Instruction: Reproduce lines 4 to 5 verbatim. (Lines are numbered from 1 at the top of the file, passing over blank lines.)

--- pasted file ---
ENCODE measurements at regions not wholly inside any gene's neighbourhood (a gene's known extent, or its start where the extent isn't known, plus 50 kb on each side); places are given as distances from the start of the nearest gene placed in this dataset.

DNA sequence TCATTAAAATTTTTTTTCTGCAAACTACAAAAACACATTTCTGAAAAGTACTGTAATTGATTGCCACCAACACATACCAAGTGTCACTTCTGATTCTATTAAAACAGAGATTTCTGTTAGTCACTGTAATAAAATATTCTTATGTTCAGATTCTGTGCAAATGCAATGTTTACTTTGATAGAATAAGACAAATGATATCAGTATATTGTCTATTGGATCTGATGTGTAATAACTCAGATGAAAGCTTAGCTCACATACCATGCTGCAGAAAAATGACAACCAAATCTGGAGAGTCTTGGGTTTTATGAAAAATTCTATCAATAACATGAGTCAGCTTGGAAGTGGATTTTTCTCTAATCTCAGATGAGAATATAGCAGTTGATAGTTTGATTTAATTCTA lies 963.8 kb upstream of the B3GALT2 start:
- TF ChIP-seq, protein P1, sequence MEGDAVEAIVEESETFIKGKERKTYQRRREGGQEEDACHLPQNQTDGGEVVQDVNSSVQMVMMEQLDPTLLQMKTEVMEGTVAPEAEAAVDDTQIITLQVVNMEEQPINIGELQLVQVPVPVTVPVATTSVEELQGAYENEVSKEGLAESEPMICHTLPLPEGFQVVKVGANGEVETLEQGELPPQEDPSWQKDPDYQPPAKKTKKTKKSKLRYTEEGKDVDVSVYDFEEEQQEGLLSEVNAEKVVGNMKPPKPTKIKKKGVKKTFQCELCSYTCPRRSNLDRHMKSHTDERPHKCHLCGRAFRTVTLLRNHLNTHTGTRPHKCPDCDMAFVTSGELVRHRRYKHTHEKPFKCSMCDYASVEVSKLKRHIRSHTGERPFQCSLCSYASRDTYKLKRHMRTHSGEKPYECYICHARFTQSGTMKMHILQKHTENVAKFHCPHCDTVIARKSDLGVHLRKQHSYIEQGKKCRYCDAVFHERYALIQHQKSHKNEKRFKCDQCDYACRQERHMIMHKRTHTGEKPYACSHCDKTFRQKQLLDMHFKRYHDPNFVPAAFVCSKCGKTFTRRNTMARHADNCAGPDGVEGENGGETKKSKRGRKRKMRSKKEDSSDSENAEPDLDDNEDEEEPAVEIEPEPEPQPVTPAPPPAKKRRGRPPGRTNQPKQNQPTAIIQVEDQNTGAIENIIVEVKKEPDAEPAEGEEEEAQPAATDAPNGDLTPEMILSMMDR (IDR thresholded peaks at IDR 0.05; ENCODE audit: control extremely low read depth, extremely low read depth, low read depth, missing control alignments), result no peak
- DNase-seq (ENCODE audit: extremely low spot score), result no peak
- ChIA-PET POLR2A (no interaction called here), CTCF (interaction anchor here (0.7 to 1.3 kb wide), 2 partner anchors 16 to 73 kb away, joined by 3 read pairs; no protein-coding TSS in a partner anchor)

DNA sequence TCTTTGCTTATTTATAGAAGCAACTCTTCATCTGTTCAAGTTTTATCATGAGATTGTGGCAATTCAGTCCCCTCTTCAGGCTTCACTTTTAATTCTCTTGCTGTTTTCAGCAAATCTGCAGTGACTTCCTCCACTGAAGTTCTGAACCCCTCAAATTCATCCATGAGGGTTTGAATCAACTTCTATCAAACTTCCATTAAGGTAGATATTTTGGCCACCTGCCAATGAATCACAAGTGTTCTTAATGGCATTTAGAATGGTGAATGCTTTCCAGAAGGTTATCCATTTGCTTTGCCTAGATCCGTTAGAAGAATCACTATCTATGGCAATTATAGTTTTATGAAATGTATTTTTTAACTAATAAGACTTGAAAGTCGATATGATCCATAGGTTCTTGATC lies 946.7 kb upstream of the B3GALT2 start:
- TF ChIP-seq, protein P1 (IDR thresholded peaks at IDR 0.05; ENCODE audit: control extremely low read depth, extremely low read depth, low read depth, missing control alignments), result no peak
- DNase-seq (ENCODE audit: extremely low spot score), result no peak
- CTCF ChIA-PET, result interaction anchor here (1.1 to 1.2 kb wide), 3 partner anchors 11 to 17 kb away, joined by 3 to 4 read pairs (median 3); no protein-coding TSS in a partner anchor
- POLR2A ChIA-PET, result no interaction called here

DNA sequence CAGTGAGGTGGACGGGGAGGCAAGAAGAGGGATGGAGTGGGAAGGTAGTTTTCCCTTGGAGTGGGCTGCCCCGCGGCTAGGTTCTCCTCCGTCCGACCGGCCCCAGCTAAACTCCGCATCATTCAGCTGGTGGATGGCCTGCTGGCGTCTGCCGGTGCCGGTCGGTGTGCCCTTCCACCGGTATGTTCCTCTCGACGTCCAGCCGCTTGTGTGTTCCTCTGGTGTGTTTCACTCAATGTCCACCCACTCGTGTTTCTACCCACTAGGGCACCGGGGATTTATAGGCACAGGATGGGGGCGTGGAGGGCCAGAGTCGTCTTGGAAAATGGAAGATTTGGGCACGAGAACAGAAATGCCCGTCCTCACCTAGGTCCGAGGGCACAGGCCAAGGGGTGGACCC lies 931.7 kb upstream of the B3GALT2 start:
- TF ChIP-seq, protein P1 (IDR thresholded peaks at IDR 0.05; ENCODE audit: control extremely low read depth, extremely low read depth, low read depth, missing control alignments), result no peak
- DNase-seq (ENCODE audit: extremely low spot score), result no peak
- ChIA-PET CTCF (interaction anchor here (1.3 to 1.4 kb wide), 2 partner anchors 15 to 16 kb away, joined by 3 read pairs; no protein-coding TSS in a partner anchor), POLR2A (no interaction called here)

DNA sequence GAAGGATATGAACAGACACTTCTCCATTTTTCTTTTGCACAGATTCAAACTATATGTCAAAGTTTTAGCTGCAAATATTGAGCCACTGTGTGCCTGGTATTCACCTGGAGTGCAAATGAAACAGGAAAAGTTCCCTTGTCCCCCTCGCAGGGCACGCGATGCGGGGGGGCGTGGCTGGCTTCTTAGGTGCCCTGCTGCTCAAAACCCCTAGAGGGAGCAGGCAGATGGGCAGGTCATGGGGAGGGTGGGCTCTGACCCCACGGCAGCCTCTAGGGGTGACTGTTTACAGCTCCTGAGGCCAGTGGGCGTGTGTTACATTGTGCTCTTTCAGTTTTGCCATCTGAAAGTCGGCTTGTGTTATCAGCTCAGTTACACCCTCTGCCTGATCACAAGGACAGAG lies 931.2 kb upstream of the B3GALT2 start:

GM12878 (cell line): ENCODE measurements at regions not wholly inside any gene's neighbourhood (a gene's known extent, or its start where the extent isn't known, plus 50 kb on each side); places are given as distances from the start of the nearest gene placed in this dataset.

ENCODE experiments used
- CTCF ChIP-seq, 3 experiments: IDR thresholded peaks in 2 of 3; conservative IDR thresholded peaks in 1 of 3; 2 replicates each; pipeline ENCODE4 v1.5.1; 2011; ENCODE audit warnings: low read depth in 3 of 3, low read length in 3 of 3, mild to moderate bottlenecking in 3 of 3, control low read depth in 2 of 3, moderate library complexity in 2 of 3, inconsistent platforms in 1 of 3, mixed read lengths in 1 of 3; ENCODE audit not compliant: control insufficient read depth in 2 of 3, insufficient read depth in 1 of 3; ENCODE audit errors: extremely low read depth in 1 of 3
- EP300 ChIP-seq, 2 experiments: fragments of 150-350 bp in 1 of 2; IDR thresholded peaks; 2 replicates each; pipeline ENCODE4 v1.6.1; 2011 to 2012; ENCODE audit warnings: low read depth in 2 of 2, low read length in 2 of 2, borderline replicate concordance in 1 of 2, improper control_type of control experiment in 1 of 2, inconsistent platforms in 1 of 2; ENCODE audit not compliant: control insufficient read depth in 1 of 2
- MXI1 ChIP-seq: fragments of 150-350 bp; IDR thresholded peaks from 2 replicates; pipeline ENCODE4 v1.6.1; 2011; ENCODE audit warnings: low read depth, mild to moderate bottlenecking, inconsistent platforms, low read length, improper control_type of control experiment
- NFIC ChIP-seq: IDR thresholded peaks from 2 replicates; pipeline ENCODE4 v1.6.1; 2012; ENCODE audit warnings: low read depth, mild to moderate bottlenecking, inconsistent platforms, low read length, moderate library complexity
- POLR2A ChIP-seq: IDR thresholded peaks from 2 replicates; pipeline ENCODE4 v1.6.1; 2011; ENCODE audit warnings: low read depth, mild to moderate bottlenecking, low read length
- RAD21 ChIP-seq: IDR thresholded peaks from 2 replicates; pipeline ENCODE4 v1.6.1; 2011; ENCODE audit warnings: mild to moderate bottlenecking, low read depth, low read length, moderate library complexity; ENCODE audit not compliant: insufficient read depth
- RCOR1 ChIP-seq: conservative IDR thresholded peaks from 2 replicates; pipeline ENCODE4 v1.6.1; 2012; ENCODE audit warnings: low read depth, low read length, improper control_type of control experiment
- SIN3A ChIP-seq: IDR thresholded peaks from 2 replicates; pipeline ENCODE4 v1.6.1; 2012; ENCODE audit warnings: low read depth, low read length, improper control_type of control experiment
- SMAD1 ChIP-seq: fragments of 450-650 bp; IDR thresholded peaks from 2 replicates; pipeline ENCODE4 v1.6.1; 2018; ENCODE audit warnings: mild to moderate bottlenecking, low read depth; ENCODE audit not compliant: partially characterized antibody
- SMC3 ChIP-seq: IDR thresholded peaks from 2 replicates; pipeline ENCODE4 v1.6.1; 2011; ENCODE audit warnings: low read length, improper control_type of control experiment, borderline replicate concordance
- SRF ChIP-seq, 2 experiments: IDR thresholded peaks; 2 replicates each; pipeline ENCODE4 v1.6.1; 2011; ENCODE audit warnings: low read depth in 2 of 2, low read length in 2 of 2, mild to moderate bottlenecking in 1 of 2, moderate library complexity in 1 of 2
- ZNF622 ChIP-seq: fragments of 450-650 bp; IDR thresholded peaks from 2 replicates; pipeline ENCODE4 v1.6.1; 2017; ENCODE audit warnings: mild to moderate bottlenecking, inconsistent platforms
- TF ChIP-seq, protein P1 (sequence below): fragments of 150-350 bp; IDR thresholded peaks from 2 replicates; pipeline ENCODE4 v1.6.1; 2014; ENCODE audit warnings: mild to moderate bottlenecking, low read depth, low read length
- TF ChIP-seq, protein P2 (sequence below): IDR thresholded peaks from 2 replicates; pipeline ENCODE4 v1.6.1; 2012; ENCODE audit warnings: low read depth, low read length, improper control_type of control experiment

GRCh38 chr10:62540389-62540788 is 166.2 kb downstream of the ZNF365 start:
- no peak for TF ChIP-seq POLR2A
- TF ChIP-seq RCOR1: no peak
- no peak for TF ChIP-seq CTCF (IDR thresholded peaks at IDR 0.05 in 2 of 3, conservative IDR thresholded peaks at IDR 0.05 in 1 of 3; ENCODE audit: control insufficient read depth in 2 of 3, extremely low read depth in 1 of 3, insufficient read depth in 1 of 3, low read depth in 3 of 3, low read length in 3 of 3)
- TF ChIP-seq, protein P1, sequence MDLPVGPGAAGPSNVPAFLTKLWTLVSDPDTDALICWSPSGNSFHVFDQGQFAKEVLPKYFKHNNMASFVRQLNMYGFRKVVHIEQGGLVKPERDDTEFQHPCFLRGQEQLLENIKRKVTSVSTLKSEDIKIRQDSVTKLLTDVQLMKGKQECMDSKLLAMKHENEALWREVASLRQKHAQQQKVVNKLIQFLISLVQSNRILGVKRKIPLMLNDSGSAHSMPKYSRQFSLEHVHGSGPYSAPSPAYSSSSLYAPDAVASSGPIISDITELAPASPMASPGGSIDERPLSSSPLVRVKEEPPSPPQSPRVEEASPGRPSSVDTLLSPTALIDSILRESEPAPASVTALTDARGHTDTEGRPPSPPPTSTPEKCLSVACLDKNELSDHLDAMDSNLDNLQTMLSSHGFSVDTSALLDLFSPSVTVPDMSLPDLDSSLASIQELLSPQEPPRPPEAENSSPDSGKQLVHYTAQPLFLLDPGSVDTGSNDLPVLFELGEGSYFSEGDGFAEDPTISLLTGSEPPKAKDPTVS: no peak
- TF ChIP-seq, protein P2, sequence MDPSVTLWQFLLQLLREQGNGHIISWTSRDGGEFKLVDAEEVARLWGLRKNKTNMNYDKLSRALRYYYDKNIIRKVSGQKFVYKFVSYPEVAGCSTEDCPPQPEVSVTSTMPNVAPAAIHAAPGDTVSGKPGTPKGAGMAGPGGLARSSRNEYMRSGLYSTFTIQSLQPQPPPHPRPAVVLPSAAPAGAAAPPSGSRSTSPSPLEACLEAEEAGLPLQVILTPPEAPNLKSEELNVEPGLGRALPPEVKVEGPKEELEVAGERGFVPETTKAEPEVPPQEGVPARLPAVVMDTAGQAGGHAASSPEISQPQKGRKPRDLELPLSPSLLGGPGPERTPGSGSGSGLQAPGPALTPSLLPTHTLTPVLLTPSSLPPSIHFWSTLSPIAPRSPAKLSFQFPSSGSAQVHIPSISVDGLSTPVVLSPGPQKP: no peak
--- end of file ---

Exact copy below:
- DNase-seq (ENCODE audit: extremely low spot score), result no peak
- ChIA-PET POLR2A (no interaction called here), CTCF (interaction anchor here (0.7 to 1.3 kb wide), 2 partner anchors 16 to 73 kb away, joined by 3 read pairs; no protein-coding TSS in a partner anchor)